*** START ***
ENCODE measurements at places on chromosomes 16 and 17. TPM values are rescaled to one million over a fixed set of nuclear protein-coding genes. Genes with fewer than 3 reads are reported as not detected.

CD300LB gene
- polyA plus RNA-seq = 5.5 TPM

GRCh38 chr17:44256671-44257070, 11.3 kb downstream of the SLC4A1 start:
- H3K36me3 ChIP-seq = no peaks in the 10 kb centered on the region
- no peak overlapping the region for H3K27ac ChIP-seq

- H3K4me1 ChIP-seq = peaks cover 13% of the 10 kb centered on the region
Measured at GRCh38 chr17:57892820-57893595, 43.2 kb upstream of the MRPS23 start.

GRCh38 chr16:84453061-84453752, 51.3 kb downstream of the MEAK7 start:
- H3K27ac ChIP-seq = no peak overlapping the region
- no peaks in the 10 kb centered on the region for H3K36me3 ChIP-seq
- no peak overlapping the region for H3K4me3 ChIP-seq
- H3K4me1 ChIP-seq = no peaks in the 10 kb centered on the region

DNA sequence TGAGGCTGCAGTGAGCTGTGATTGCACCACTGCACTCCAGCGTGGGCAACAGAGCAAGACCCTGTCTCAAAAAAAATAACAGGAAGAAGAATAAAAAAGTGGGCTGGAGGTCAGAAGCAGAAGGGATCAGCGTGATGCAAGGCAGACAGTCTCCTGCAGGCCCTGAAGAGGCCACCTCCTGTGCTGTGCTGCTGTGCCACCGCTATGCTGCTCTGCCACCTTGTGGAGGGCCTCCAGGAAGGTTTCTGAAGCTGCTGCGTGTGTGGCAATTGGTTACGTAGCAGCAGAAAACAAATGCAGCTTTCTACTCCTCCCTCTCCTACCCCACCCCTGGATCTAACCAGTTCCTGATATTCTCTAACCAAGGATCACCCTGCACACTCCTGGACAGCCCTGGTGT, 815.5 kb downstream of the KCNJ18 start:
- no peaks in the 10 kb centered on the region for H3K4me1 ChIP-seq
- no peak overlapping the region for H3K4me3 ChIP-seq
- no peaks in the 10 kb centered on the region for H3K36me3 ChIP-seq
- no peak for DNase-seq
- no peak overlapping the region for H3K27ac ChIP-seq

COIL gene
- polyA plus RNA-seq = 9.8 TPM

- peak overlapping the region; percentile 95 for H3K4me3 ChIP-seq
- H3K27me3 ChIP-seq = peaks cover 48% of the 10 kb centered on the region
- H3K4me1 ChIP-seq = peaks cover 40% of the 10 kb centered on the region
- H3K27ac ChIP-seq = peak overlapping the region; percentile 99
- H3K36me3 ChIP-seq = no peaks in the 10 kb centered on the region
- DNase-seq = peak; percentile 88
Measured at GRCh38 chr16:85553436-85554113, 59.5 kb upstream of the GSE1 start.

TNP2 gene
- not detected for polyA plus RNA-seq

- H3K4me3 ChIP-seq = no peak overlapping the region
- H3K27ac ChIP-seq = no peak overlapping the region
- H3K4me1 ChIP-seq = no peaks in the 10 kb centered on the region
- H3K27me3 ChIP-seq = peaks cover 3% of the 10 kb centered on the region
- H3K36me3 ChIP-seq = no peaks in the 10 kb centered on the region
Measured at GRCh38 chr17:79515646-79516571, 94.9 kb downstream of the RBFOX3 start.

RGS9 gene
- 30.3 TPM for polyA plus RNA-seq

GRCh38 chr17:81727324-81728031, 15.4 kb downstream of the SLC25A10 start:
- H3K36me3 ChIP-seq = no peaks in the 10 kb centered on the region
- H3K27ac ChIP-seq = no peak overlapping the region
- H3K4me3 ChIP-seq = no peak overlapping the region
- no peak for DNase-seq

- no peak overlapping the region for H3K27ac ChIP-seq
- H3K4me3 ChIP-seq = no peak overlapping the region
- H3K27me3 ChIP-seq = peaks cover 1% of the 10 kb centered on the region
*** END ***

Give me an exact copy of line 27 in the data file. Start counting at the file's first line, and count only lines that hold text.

- DNase-seq = peak; percentile 88